PoS - Proceedings of Science
Volume 414 - 41st International Conference on High Energy physics (ICHEP2022) - Computing and Data Handling
Interpretability of an Interaction Network for identifying $H \rightarrow b\bar{b}$ jets
A. Roy* and M. Neubauer
Full text: pdf
Pre-published on: November 23, 2022
Published on:
Multivariate techniques and machine learning models have found numerous applications in High Energy Physics (HEP) research over many years. In recent times, AI models based on deep neural networks are becoming increasingly popular for many of these applications. However, neural networks are regarded as black boxes- because of their high degree of complexity it is often quite difficult to quantitatively explain the output of a neural network by establishing a tractable input-output relationship and information propagation through the deep network layers. As explainable AI (xAI) methods are becoming more popular in recent years, we explore interpretability of AI models by examining an Interaction Network (IN) model designed to identify boosted $H \to b\bar{b}$ jets amid QCD background. We explore different quantitative methods to demonstrate how the classifier network makes its decision based on the inputs and how this information can be harnessed to reoptimize the model- making it simpler yet equally effective. We additionally illustrate the activity of hidden layers within the IN model as Neural Activation Pattern (NAP) diagrams. Our experiments suggest NAP diagrams reveal important information about how information is conveyed across the hidden layers of deep model. These insights can be useful to effective model reoptimization and hyperparameter tuning.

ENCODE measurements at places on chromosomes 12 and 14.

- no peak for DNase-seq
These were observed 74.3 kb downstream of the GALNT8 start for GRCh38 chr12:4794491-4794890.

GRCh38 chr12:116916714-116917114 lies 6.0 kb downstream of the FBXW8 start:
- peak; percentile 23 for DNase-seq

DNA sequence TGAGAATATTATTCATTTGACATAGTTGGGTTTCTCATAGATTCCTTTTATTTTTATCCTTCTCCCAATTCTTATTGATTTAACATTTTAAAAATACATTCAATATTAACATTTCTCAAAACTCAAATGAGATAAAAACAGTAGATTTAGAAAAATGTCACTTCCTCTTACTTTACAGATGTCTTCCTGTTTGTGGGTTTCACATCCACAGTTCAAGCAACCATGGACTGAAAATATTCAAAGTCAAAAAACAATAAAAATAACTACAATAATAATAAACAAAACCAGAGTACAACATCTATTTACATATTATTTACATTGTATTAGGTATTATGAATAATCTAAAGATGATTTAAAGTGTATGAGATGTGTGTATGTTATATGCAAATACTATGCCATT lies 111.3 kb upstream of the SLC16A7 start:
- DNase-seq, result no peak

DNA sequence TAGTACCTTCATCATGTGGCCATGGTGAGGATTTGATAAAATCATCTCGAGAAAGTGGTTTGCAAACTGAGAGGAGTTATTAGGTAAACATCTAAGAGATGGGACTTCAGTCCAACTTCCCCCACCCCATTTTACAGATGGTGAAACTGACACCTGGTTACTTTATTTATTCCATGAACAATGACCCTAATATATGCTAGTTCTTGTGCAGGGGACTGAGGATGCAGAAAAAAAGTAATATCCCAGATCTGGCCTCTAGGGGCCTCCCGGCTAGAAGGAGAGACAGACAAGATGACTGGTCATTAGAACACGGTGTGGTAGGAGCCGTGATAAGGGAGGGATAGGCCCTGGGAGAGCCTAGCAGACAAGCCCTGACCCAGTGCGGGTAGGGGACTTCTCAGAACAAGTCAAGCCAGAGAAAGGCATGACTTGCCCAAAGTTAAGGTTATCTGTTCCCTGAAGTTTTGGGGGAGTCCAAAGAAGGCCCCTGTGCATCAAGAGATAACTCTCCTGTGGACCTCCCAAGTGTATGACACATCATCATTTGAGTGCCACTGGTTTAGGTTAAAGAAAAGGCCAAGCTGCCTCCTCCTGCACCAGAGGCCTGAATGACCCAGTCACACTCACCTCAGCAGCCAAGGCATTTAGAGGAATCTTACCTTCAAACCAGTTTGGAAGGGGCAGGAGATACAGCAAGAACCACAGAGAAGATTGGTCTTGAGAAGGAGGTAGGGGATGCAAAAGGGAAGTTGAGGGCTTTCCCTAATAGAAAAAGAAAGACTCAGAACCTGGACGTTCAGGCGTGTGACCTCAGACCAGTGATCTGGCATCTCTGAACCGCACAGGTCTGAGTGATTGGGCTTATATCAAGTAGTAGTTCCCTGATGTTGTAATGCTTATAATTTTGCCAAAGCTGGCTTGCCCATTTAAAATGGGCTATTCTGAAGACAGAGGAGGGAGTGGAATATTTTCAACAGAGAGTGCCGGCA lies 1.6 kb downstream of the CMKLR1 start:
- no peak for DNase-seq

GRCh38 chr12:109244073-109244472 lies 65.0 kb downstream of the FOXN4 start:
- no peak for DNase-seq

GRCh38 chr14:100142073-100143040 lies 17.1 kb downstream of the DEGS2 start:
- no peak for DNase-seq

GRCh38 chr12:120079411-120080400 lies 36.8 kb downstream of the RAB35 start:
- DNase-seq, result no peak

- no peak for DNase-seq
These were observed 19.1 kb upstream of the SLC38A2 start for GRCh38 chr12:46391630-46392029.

DOI: https://doi.org/10.22323/1.414.0223
How to cite

Metadata are provided both in "article" format (very similar to INSPIRE) as this helps creating very compact bibliographies which can be beneficial to authors and readers, and in "proceeding" format which is more detailed and complete.

Open Access
Creative Commons LicenseCopyright owned by the author(s) under the term of the Creative Commons Attribution-NonCommercial-NoDerivatives 4.0 International License.